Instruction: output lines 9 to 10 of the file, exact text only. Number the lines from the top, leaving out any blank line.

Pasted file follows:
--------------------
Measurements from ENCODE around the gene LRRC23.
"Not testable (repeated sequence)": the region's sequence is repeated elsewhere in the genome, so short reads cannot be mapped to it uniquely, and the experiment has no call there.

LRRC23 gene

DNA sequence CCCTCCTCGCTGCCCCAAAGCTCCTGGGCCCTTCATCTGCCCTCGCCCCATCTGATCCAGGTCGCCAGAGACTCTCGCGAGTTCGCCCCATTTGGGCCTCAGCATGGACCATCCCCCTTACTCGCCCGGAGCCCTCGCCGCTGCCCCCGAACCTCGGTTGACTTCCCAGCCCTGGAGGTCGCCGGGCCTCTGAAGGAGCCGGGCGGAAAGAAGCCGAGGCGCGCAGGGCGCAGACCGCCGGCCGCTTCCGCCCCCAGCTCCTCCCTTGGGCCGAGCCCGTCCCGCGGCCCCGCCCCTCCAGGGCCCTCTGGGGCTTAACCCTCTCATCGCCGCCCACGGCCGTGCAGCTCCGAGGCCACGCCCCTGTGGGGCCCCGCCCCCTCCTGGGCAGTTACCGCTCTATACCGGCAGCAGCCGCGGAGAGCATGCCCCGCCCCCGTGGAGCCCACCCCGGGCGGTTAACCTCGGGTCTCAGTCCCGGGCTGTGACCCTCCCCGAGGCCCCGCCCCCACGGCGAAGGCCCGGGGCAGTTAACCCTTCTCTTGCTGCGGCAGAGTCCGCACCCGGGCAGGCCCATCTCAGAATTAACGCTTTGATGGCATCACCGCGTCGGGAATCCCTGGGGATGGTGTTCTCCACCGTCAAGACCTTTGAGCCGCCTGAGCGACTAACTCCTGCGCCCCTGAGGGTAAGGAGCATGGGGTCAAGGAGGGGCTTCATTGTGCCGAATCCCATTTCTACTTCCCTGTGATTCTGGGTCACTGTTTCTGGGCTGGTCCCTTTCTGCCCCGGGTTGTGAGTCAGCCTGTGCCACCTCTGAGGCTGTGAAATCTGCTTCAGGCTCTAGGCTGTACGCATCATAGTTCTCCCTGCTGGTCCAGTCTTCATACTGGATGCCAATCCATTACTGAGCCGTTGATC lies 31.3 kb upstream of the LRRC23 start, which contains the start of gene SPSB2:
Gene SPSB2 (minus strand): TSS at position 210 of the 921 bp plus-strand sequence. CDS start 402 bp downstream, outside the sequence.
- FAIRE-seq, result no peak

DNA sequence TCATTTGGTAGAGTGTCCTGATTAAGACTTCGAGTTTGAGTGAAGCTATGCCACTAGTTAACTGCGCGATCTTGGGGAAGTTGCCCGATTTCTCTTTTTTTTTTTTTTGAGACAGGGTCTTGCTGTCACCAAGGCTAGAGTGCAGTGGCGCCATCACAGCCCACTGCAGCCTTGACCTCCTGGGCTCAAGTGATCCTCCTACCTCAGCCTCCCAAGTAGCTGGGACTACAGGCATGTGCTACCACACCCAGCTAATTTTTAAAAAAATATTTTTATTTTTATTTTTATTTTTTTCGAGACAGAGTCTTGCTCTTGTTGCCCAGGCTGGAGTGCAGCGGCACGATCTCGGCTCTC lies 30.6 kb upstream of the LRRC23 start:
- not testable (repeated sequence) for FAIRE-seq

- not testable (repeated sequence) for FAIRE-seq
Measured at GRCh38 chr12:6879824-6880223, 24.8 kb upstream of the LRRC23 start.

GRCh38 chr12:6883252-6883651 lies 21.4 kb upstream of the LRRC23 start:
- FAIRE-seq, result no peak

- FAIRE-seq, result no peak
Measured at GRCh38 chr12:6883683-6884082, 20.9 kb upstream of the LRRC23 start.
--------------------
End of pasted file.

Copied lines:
- not testable (repeated sequence) for FAIRE-seq
Measured at GRCh38 chr12:6879824-6880223, 24.8 kb upstream of the LRRC23 start.